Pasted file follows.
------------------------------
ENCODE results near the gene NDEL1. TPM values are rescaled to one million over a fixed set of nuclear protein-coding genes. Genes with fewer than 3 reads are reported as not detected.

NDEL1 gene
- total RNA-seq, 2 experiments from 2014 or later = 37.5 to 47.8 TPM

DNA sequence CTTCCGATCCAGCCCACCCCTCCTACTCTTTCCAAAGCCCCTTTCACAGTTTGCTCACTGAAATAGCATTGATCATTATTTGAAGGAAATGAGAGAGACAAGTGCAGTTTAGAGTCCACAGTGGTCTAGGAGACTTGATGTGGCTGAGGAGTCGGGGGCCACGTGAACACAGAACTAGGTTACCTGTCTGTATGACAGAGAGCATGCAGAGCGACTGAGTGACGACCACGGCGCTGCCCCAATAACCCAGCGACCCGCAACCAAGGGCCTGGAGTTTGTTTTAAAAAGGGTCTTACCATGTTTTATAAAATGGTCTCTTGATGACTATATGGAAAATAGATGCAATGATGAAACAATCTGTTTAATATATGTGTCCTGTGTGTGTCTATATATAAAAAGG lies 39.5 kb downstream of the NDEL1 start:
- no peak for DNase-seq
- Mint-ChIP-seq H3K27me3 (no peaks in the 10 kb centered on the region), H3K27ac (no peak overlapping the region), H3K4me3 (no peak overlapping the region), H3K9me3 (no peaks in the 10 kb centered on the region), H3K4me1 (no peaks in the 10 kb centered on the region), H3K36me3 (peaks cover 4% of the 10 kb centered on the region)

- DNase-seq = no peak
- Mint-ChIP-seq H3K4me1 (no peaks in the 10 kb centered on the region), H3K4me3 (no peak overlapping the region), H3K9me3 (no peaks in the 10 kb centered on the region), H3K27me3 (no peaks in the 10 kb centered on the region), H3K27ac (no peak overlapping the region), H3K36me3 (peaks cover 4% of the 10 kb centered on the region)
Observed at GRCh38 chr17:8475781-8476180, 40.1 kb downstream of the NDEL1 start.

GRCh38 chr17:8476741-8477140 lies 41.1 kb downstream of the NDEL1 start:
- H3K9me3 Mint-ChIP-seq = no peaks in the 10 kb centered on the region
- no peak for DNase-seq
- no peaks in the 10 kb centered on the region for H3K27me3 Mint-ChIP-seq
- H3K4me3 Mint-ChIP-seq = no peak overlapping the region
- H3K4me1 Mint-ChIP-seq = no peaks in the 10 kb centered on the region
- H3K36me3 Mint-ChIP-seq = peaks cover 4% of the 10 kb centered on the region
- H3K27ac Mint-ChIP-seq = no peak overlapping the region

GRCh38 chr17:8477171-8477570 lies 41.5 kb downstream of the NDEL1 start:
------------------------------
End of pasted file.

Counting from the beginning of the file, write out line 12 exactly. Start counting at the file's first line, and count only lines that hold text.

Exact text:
- no peak for DNase-seq